This is the kind of employee businesses want. They want employees who come to work because they like the job. They want people who are responsible to call in when they need time off. They want people who like that sense of accomplishment, the paycheck, the friends they make. They want people who want to work.

Businesses who have hired people with disabilities have learned this secret. These five business owners have learned the value of hiring people with disabilities. These business owners have discovered valuable employees who ultimately increase their employer’s bottom line.

Ron works at United Water tearing apart old meters for recycling. John Hollenbach, Vice President of United Water Mid-Atlantic Region, said, “We’re changing out approximately five-seven thousand meters a year, so he has a big bin to take care of, and he separates them so that when we take them to the scrapyard, we’re probably getting a couple dollars more for every meter Ron does, so you can do the math.  I don’t know how many exact meters he did, but I think it was somewhere in the range of $15,000-$20,000 that we were able to sell those meters for.”

Red Crown Bowling Center has employed Jonathan to vacuum and clean the tables and chairs. Don Kirkpatrick, the owner, said, “We’ve had different bowling proprietors from across the nation who stop in from time to time. We just had one in from Colorado, and he talked to me about my tables, wanted to know if I got new tables and chairs. I said no, they’re seventeen years old, and he remarked about how shiny and new-looking they looked. And that’s just a testament to what Jonathan does.”

Bill Hornung, owner of Hornung’s Ace Hardware, has an inclusive workforce and he said, “You’ll find your staff will improve, your management will improve, and everyone who’s connected to the project will get better. Your image in the community will improve, your customers will find you of more value and will use you more, because everybody wants to be part of helping someone else.”

And not only are the businesses benefitting, but the person with a disability benefits, too. They’re earning a paycheck and have the opportunity to make a difference. Like any other employee, they gain a sense of accomplishment for a job well done.

So is it worth all the system change it will take to create an inclusive workforce?

When you think about all the benefits to the employer and the employee, the answer is yes.

Yes, it is worth it.

Let’s Get to Work

Picture your typical high school student. When they graduate, they may go off to college, spend some time traveling, or find a job. Undoubtedly, their parents have big dreams for them and have pushed and prodded them along the way to gather the skills they’ll need to build a career.

The future for a high school senior with disabilities looks very different. Upon graduation, their options are to stay at home or enter a day program or sheltered workshop. Competitive employment is rarely an option. In fact, students with disabilities may never even have been asked the common question: “What do you want to be when you grow up?” Their parents and supporters may actually find it difficult to dream about the future.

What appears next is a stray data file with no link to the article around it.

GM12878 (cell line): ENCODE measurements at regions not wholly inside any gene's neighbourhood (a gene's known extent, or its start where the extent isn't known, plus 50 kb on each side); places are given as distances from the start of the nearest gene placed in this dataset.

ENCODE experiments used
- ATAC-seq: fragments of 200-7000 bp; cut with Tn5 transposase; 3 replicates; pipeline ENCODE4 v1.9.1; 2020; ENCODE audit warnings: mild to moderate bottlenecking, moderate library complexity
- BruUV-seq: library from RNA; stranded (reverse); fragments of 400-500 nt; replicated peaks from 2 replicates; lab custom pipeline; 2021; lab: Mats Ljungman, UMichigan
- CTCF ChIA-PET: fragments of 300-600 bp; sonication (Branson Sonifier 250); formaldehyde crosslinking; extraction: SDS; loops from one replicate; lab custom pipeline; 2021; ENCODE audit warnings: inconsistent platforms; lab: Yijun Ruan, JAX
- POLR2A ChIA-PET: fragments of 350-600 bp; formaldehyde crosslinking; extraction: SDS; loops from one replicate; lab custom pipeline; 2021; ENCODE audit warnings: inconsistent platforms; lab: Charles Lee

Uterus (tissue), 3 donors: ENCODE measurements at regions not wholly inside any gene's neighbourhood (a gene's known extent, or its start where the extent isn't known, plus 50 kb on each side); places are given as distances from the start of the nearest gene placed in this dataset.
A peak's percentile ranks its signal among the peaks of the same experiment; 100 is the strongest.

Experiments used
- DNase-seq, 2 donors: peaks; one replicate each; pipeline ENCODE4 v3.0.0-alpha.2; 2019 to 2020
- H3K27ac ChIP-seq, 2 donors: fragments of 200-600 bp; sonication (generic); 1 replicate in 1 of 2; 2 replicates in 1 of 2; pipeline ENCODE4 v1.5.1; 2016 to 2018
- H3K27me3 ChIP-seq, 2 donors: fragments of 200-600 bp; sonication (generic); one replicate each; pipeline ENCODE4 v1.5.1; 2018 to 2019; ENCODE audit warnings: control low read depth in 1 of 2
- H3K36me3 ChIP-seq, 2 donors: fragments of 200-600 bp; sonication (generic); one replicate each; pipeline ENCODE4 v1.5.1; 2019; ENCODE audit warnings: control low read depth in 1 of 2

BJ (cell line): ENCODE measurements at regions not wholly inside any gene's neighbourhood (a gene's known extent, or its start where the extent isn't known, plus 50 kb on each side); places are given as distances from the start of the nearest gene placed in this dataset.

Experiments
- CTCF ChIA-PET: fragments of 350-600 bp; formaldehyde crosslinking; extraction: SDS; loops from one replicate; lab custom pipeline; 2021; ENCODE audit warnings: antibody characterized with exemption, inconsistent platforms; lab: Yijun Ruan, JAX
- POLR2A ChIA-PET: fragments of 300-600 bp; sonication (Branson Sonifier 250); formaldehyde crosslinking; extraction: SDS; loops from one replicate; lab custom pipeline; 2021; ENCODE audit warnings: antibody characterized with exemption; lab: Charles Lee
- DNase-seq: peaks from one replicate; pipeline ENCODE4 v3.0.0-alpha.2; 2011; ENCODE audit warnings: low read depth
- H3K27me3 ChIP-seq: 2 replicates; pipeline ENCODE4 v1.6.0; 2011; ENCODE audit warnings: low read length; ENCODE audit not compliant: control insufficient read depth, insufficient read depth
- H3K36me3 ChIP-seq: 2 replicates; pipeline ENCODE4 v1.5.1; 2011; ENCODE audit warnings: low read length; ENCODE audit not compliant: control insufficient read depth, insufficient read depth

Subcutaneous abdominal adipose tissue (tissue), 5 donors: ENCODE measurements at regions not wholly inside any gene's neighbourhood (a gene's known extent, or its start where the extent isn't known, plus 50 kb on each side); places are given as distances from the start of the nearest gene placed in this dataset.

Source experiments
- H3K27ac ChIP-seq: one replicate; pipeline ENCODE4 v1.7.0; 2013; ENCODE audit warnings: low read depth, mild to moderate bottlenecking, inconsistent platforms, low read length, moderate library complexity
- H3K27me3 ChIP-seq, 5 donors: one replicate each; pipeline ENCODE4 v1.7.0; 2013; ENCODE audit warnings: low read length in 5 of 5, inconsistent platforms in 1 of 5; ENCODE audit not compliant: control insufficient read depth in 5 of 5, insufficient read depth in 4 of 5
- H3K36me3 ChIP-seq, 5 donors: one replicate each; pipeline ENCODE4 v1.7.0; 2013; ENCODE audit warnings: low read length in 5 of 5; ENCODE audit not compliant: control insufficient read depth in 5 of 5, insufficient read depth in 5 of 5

The unemployment rate for people with disabilities has been 79% for the past two decades. That percentage includes all people with disabilities, including physical disabilities, mental illness, and intellectual disabilities. If we just look at the unemployment rate for people with intellectual disabilities, the number jumps to 97%.

True, many people with intellectual disabilities attend sheltered workshops or some type of group employment where they’re segregated at a business and receive their paycheck from the facility that has the contract to do the job. But while people may get paid for the work they’re doing, it’s not actually considered work by the Department of Labor and the Center for Medicare and Medicaid Services. Work is a job held in a typical workplace setting where the majority of people employed are not persons with disabilities. People earn at least minimum wage and are paid directly by their employer.

Sheltered workshops were primarily established as a place for people with disabilities to develop skills to transition into the competitive labor market. However, in reality, that’s not how sheltered workshops ended up functioning. Many people are continuing to attend workshops with little hope of gaining competitive employment in the community.

On average, people working in traditional jobs earn $456 per week. People with disabilities working in sheltered workshops average $175 per month. Why do they earn so much less in the sheltered workshops? Part of the reason stems from the sub-minimum wage. But people with disabilities are only paid for the work they complete, and the workshops don’t always have work for everyone. (Although everyone is expected to show up every day, regardless of whether there’s work for them.)